Archer definitely has a talent for moving plot along in a very captivating and satisfying fashion. The novel switches back and forth between the lives of the two men and the reader is constantly wondering at first how their lives will intersect, and then when they finally do, who will be victorious in the end.
Perhaps the most interesting literary technique Archer uses in Kane and Abel is symbolism. Abel is given a very rare silver bracelet from the Baron on his deathbed, which comes to symbolize authority and power. There are times throughout the novel when Abel almost loses his bracelet, or power, as he struggles to survive. In the end Abel leaves everything to his daughter, except the silver bracelet, which he gives specifically to his grandson, William Abel Kane, as if to show that he now has the authority to end the destructive forces of revenge once and for all.
This novel quite clearly explores the theme of how destructive, obsessive, and wasteful revenge can be. Both Kane and Abel are obsessed with bringing about the other’s downfall to the point where they are both willing to shut out their own children to prove a point. In the end, however, they both realize their energies could have been better spent, although a little too late for Kane who never gets to reconcile with his son. Abel is not given much more time to enjoy his grandchildren before he, too, dies.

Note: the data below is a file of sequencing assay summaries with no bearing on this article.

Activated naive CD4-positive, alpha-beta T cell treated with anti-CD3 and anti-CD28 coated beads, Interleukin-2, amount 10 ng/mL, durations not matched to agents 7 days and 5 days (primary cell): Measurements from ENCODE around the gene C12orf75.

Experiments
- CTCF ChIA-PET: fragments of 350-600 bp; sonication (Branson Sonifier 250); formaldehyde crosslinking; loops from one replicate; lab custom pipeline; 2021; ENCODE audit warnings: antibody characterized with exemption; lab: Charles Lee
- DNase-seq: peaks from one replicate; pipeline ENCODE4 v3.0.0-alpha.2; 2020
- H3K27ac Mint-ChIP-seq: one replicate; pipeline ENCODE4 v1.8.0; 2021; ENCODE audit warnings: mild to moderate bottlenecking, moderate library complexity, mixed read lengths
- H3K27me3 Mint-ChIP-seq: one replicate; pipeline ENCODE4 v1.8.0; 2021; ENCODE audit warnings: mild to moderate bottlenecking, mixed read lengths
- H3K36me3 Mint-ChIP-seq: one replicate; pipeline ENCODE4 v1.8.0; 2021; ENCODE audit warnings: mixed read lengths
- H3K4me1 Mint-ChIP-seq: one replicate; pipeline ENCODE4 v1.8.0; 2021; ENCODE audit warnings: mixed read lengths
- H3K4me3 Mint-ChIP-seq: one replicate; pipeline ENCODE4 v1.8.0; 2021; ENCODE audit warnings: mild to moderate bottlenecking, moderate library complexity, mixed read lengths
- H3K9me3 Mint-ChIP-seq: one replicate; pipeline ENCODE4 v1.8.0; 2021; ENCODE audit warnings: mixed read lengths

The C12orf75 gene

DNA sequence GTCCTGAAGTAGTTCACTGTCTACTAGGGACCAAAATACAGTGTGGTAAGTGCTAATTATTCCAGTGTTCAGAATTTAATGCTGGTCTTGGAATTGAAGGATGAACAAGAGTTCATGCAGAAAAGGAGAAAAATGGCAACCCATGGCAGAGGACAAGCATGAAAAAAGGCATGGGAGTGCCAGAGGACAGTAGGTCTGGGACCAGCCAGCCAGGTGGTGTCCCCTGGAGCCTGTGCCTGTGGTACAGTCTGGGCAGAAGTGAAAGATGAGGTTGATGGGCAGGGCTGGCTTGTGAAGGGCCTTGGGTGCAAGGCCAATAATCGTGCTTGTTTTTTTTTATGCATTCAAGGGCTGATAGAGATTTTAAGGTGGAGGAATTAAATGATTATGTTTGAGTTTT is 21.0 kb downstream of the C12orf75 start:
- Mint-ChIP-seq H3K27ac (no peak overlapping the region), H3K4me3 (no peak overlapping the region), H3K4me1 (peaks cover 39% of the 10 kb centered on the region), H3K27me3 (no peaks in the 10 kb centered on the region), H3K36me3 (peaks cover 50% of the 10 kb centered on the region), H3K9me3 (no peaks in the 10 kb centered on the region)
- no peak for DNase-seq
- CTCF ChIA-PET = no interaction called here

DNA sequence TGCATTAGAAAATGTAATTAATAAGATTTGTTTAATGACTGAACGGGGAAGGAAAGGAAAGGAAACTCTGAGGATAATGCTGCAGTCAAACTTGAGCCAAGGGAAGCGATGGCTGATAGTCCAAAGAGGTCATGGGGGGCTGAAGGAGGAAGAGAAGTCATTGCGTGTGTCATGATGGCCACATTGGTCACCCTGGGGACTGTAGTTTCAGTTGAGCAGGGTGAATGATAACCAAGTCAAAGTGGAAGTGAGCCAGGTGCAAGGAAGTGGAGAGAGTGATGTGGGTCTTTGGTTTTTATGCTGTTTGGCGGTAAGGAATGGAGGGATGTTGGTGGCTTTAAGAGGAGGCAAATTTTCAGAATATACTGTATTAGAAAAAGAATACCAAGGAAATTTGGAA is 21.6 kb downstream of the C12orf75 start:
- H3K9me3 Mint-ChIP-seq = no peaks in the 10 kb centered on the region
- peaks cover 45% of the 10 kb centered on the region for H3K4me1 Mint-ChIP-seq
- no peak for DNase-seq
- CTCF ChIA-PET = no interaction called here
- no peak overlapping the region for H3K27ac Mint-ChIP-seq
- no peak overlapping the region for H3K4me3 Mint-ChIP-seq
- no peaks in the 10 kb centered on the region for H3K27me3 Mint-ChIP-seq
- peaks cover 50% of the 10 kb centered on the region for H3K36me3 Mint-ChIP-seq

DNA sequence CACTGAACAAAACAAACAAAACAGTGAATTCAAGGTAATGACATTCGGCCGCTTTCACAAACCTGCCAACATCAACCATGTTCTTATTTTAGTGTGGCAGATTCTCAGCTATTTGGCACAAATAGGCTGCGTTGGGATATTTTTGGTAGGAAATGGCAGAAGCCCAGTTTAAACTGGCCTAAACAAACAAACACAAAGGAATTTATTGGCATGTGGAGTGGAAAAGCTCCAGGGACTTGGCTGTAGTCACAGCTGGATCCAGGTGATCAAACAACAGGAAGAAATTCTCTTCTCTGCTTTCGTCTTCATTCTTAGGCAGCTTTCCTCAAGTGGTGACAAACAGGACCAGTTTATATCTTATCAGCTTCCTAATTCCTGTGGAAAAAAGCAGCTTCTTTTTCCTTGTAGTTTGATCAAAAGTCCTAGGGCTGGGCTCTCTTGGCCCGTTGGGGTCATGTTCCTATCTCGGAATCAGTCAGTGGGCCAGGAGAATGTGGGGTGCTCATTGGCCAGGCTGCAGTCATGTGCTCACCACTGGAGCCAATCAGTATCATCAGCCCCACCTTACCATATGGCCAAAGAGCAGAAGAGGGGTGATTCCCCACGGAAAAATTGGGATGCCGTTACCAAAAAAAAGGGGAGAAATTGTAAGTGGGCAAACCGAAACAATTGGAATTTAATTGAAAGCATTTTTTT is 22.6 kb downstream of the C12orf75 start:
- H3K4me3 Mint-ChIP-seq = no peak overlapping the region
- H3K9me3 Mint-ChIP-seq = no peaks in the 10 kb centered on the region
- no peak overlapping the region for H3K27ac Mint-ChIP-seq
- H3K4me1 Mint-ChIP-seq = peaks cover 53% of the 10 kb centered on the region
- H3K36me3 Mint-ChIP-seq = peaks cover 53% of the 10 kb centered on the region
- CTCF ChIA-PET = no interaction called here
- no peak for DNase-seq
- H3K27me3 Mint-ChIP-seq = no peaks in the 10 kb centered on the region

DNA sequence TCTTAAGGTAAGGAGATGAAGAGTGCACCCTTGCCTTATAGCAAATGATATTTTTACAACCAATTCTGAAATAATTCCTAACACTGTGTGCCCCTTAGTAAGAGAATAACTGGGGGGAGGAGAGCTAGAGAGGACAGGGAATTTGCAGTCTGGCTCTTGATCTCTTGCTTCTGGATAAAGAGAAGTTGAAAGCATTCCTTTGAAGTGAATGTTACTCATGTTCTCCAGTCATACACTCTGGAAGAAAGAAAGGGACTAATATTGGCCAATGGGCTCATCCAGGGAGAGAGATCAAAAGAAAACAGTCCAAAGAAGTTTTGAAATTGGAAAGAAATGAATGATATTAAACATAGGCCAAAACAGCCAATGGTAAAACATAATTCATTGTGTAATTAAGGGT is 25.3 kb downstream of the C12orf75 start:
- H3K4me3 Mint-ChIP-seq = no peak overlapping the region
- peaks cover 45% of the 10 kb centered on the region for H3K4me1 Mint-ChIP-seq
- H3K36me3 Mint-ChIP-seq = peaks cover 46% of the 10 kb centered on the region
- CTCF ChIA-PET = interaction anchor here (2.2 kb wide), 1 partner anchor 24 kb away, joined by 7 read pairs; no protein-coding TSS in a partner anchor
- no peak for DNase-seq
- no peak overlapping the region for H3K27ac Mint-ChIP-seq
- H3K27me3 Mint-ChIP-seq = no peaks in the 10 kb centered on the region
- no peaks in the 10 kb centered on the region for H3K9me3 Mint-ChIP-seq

The only thing I found challenging with this novel was Archer’s use of financial terms that are associated with banking and commerce. That being said, it wasn’t so dense that it became overwhelming or took away from the plot; just merely distracting.
This novel reminds me of the Biblical story of the brothers Cain and Abel, Adam and Eve’s children. In this story Cain kills Abel out of jealousy. While Kane does not kill Abel in this novel, there is obvious conflict between the two.
This novel also reminds me of a character in the movie Home Alone named Old Man Marley. Marley is estranged from his son due to an old argument and young Kevin encourages him to reconcile so that he can enjoy his family and see his granddaughter more. In the end, he does reconcile with his son, much like Abel reconciles with his daughter before he dies.
"Biography | Official Web Site for Jeffrey Archer." Jeffrey Archer Official Web Site. Web. 27 Mar. 2011. .
"Jeffrey Archer - Biography on Bio." Bio. - Shows, Schedules, and Biographies on Bio. Web. 27 Mar. 2011. .